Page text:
By Luana M. Graves Sellars
Culture can mean many things. Sometimes it can mean the difference in what we do or how things are done. In a culture that began out of the struggles and disadvantages of slavery, even minor things that are tangible, yet sentimental, and passed down generationally, like a Bible, an ancestral story or traditional way of doing things is a treasured gift. Gullah culture places tremendous value on its ancestors and the elders; their significance and wisdom that they impart on the community is invaluable. Most of the families can trace their lineage back five or even seven generations to the enslaved that were on the island. The greatest gift that the enslaved Gullah left behind for their descendants was, the land that they worked hard to earn from nothing; unimaginable and incredibly humble beginnings, so that the land could be passed down from father to son, from generation to generation.
To the Gullah, acreage is more than just a lot that has value. It a priceless, tangible and visible daily reminder of the blood, sweat and tears that the ancestors experienced. Sure, land can be assessed and given a price tag, however, for the Gullah, because of all that went into the initial purchase of the land, the ultimate value of it is priceless. The value of which has made historic Gullah land the culture’s greatest asset.
If a house needed to be built, the community would come together to build it. The concept of being indebted to someone monetarily was not the expectation, assistance was given out of one’s ability to do so and out of respect.
“Gullah culture is a face to face culture.”
The stories and way of life were shared generation to generation. Information, however, was not shared amongst the children as much as it was adult to adult. The saying “little Pidgeon has big ears” meant that sometimes things weren’t told to children because they didn’t want information to be shared and they were also encouraged not to ask questions.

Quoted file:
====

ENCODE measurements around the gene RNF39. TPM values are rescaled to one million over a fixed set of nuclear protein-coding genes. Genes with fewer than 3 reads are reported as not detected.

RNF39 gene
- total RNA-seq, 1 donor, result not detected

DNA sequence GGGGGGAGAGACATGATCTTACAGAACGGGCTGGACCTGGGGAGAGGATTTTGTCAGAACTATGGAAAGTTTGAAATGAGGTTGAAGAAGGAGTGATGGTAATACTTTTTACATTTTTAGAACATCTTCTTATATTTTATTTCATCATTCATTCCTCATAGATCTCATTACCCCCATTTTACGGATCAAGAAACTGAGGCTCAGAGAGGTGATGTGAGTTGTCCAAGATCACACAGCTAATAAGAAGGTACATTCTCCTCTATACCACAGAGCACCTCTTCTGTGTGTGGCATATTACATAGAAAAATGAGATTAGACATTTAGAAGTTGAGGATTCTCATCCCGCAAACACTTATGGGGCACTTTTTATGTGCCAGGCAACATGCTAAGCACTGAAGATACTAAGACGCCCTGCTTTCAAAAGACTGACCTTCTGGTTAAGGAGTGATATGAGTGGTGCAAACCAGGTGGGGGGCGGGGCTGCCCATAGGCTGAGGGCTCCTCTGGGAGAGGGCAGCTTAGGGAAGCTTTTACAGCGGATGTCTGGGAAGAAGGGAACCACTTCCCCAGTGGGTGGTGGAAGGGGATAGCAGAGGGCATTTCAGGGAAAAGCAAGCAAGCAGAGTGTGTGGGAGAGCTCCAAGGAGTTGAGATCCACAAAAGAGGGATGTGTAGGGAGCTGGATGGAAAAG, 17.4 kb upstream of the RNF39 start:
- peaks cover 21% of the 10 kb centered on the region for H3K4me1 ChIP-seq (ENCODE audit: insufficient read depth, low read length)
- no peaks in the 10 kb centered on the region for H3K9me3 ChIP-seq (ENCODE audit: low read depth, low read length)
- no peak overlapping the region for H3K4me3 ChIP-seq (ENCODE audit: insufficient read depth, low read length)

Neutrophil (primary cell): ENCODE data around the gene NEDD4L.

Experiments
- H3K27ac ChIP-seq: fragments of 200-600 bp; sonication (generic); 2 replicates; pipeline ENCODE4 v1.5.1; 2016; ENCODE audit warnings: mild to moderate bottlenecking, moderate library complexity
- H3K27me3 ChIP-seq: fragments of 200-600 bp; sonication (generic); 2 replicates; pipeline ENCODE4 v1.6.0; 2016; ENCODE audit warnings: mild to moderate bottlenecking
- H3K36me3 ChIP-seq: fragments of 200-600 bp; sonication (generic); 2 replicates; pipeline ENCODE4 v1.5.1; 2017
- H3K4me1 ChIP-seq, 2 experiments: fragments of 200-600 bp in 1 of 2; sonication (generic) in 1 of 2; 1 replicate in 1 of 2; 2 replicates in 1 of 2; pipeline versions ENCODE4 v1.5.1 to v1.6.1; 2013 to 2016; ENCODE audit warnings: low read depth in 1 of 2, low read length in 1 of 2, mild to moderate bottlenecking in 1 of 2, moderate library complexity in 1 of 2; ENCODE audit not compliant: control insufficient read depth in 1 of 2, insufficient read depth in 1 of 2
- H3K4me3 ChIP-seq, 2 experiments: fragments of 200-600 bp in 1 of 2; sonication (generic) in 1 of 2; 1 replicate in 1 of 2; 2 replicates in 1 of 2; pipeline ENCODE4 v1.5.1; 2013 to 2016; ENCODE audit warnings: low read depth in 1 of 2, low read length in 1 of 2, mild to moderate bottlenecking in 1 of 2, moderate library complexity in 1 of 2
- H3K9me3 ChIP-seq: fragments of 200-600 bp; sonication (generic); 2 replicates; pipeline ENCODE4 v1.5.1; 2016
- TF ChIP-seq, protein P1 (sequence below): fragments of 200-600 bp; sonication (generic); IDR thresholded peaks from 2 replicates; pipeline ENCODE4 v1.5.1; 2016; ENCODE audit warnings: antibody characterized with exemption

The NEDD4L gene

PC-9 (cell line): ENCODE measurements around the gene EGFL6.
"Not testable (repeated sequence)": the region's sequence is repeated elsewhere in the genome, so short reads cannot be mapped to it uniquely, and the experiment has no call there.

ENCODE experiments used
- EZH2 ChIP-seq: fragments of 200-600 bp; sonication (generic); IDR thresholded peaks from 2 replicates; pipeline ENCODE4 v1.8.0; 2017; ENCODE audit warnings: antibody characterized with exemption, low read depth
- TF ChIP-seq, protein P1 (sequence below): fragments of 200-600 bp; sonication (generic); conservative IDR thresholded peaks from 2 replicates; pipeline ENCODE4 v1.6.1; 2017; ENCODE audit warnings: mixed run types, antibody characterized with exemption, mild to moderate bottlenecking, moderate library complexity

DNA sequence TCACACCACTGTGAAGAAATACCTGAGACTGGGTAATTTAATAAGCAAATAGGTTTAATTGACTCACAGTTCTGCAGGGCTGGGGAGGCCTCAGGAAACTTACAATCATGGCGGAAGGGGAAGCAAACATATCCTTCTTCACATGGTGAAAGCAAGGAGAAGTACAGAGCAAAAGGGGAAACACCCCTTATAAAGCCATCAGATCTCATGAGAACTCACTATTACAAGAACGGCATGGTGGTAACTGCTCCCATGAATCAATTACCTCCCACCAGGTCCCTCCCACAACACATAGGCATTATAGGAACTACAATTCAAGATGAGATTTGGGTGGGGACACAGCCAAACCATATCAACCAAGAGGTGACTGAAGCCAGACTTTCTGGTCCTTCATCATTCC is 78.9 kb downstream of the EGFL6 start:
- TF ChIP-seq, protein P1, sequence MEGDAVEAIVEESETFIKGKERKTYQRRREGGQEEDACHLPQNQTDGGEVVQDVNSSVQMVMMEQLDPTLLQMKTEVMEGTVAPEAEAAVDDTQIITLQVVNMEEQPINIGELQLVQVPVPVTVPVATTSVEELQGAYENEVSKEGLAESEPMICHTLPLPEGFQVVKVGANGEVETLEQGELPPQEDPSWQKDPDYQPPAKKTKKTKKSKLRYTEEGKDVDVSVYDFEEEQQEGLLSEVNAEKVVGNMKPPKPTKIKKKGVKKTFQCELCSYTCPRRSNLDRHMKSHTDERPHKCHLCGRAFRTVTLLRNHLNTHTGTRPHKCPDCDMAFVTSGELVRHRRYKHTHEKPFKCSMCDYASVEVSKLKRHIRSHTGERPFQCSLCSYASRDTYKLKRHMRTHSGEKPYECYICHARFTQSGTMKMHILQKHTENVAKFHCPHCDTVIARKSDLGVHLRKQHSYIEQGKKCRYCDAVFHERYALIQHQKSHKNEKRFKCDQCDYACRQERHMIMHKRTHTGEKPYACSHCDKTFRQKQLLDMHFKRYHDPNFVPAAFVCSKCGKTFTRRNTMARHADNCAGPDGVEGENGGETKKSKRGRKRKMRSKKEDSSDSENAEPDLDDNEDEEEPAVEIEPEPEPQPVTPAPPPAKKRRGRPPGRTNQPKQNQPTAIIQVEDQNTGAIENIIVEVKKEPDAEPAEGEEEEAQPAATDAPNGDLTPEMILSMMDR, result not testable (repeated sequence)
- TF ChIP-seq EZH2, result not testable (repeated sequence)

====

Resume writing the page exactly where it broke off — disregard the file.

On an island that prides itself on the high price of a house with a water view, for the Gullah, even that is a cultural difference. The Gullah houses on the island, for the most part, were built in proximity to water, but not on the water. Based on historically weathered experiences and the guidance of ancestors, Gullah houses weren’t to be built at the water’s edge; they are set back as protection from eroding tides and storm surge. Gullah cemeteries, however, were placed in locations near the water, so that the spirit of the dead, would be able to travel easily back to Africa.
The Gullah language is probably the most identifiable aspect of the culture. Made from a combination of African dialects, the language was created to be a common and coordinated way of communicating without the slave owners understanding what was being said. Several words that are common in American dialect can trace their origins back to the Gullah.
Culturally, having a skill and the ability to read was probably one of the most important lessons that were passed down generationally. Being able to read was at one time against the law, so once the Gullah had access to education, it was commonly understood how it would make a significant difference in the lives of their children. Even before Emancipation, in Mitchelville, the first self-governed town for newly freed slaves, as they established a governmental structure and retail opportunities, they also created South Carolina’s primary structure for compulsory education.
The importance of education, like religious worship, meant that pride was taken in how they dressed to go to school, which may have contributed to our current practice of wearing uniforms to school. Pride in appearance, and lessons of “deportment”, meaning how one carries themselves, sits or stands was also a critical element of their education. Memorization was important as well. Knowing and reciting verses from the Bible was a common part of their daily lessons.
Evenings brought people together as they went from house to house with food to fellowship. A variety of themed social clubs brought people together and during the holidays, some of them were known to go around “bringing the party with them”. Most of the neighborhoods had a “juke joint”, which is a Gullah word. Juke joints were gathering places where the newest music or dances could be found.
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